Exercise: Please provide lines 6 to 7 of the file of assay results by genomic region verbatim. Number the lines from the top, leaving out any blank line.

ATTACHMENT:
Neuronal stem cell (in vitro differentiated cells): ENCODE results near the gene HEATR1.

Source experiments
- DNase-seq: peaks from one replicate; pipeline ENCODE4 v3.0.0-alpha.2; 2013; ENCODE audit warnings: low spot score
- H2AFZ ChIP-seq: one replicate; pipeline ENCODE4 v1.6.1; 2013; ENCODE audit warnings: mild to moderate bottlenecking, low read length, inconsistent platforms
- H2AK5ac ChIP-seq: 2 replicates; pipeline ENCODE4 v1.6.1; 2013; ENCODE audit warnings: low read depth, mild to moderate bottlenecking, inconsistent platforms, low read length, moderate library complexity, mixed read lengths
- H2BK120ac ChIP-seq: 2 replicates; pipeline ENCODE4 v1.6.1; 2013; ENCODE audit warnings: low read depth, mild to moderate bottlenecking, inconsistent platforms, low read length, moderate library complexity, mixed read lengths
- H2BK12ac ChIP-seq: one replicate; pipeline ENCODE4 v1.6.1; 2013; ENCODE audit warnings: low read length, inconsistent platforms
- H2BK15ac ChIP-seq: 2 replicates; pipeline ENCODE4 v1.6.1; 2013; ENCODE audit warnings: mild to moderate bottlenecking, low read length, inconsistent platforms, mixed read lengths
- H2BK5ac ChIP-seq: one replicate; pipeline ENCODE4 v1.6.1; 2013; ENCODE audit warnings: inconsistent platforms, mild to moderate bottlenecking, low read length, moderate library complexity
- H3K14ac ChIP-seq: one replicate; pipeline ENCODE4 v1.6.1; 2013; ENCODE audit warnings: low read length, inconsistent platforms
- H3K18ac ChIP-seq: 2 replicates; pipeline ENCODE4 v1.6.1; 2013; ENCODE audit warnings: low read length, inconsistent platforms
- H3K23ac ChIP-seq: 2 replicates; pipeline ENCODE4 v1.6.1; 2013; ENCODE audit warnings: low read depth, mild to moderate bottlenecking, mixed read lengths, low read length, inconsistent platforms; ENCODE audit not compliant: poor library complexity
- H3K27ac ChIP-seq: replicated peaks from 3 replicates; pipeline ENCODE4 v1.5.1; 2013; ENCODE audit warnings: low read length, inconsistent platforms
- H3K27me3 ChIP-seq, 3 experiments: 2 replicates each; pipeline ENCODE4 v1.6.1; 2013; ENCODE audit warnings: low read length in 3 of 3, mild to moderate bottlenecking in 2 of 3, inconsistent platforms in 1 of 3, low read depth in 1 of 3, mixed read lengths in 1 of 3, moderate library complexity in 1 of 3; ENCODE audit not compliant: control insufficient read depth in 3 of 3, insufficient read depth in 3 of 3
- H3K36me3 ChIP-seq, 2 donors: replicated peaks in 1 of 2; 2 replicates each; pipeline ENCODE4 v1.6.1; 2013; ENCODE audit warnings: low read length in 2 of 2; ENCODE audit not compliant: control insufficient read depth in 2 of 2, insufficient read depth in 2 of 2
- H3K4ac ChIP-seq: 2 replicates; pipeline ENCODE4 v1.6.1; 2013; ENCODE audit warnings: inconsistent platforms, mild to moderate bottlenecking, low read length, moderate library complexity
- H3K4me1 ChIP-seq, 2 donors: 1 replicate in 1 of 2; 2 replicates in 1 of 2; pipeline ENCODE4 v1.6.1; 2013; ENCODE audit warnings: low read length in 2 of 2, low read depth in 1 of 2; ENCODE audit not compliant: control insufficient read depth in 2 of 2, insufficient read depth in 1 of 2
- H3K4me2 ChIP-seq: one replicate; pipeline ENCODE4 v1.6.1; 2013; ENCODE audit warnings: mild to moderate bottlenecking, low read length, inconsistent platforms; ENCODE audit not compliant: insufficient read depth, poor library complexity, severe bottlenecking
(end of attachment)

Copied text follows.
- H2BK120ac ChIP-seq: 2 replicates; pipeline ENCODE4 v1.6.1; 2013; ENCODE audit warnings: low read depth, mild to moderate bottlenecking, inconsistent platforms, low read length, moderate library complexity, mixed read lengths
- H2BK12ac ChIP-seq: one replicate; pipeline ENCODE4 v1.6.1; 2013; ENCODE audit warnings: low read length, inconsistent platforms